Access, Able Bodied Privilege & Disability (un)friendly toilets: My wheelchair revelations

blogwheelchair
Due to nasty foot fractures, for the last two months I’ve been getting around in a wheelchair. And it’s given me a newfound appreciation for what life is like with a mobility impairment. I’d like to preface this by saying how as an able bodied person, I do not presume to understand the experience of people who have long term mobility issues, the objective of this post is only to write about my experiences confronting my own privilege.

What surprised me about being in a wheelchair is the constant feeling that I’m not entitled to inhabit public spaces. Venturing outside is like being caught in the glare of a spotlight, you become accustomed to being stared at by (usually well meaning) strangers, their expressions a combination of curiosity and pity. As soon as you make eye contact with them, they look away, embarrassed to be caught staring. People have an implicit need to understand your story- What happened? Is it permanent? So young! So tragic! The weight of these unanswered questions is a heavy burden to carry every time you’re just popping out to buy muesli.

Bumping into friends and acquaintances was fraught in ways I didn’t expect. An interesting reaction I encountered was when people pretended the mobility issues didn’t exist. The only comparable experience I have is the supposedly ‘progressive’ viewpoint of racial colourblindness (‘I don’t see race’, ‘We’re all members of the human race’ etc).  Like colourblindness, ignoring my mobility impairment was a way of ‘liberal’ people dealing with their own discomfort around disability. It minimizes your experience, making you feel as though you’re ‘exaggerating.’ This reaction is often accompanied by a lack of empathy about the practical difficulties and restrictions that are inherent in wheelchair use.

I was also unprepared for the challenges of being at a physically lower level, when the only people at your height are children and other people in wheelchairs. It’s difficult not to feel infantilized when every interaction you have involves looking up to the person you’re talking to. It compounds the already frustrating feeling of being perceived as ‘fragile’ or ‘dependent.’ Golden rule: Sit down when you’re interacting with a person in a wheelchair for a prolonged period of time.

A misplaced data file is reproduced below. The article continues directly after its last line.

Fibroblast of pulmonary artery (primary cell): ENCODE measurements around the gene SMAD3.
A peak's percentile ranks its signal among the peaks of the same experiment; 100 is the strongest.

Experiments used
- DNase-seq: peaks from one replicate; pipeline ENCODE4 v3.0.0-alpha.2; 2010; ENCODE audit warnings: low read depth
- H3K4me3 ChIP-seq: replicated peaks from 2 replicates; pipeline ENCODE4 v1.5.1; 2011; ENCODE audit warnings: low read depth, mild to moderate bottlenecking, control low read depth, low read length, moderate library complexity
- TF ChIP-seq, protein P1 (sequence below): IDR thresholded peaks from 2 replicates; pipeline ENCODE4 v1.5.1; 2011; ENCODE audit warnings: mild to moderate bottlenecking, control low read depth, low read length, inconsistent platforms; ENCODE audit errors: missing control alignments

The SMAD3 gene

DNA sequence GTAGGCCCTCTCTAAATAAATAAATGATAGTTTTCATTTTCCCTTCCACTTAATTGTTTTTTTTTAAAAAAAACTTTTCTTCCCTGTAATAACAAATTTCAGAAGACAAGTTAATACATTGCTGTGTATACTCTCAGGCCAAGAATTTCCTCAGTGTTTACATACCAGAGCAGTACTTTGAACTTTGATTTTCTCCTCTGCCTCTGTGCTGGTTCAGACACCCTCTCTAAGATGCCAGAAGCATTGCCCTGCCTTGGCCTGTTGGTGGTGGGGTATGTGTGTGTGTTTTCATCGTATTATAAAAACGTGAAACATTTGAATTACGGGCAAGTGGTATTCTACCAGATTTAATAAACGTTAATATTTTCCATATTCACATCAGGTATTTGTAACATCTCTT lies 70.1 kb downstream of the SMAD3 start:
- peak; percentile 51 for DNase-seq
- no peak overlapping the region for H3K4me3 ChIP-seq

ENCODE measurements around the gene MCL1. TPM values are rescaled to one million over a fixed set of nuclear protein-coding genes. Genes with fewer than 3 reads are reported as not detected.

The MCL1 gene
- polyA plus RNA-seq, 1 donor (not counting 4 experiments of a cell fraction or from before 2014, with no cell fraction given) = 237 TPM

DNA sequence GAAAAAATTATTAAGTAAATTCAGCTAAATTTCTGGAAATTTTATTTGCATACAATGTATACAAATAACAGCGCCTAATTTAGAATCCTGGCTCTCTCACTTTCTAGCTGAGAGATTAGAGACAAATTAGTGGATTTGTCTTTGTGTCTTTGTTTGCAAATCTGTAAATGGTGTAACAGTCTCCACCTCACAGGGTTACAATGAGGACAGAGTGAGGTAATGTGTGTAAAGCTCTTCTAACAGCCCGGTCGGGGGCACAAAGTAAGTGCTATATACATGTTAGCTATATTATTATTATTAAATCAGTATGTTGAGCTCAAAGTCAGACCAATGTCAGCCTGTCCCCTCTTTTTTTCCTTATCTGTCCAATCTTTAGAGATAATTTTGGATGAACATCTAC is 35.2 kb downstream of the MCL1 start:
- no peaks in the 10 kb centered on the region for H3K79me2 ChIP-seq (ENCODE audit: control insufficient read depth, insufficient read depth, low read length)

On the other hand, being in a wheelchair has also revealed the kindness and generosity of strangers. On one of my first (and only) solo expeditions, what I naively thought would be an easy journey from my house to the library, I was struggling, inching forward across the sloping asphalt, terrified of losing control and careening onto the road, when a tradie on his lunch break insisted on pushing me all the way to my destination. The same day, a university student I met outside the library helped me do my grocery shopping, saving me hours of death defying maneuvering in the precariously stacked aisles.

As an able bodied person, I normally do not give a second thought about going somewhere or doing what I feel like. But when you’re in a wheelchair, every minor task or expedition is a logistical labyrinth which requires meticulous planning. Your perspective shifts completely. Stairs, previously viewed as nothing but a glute workout/minor inconvenience when drunk and high heeled/site to launch slinkies suddenly became my worst nightmare. I gained an acute awareness of my surroundings, I was suddenly attuned to the width of every doorway, every crack in the pavement. I had always breezily assumed the inner city suburb I live in was disability friendly until my first day in a wheelchair, when I was confronted with endless stretches of sloping pavement. I was amazed when I realized that I couldn’t browse in my favourite bookstore because of the closely packed displays (this revelation came after I inadvertently triggered an avalanche of Paleo cookbooks and sent the staff into a panic spiral). This became a familiar pattern at every shop. As for restaurants… unless there was outdoor seating, I was usually greeted by apologetic shrugs. I can now appreciate that most places are not disability friendly.

Disabled toilets are a minefield. Finding one is challenging enough, but when you finally reach the promised land, it is often nothing more than an enlarged stall. Good luck pushing your wheelchair through the narrow external door (and I have a relatively petite wheelchair so I shudder to think how people with bulkier motorized chairs manage). And the stall itself is often so cramped that maneuvering yourself from the wheelchair onto the toilet is impossible unless you propel yourself using the handrail (with your presumably Schwarzenegger-esque arm strength). And this is the best case scenario. At home I had to be carried upstairs when I needed to use the bathroom, with my partner having to lower me onto the seat, and then wait outside till I was done. I have never felt so completely dependent- it was as though I’d reverted to early childhood. So I just used to minimizing my fluid intake to avoid the ordeal as much as possible. It gave me my first real insight into something disability activists have been saying for a long time: toilets are a political issue.

The last two months have been frustrating and prohibitive, but by forcing me to confront my able-bodied privilege, it has equipped me with a much greater sense of empathy and understanding of issues of access and the important of engaging with these issues. I would highly recommend reading/watching some of the amazing disability activists who are reshaping the narrative around disability- this TED Talk by the late Stella Young is a wonderful start.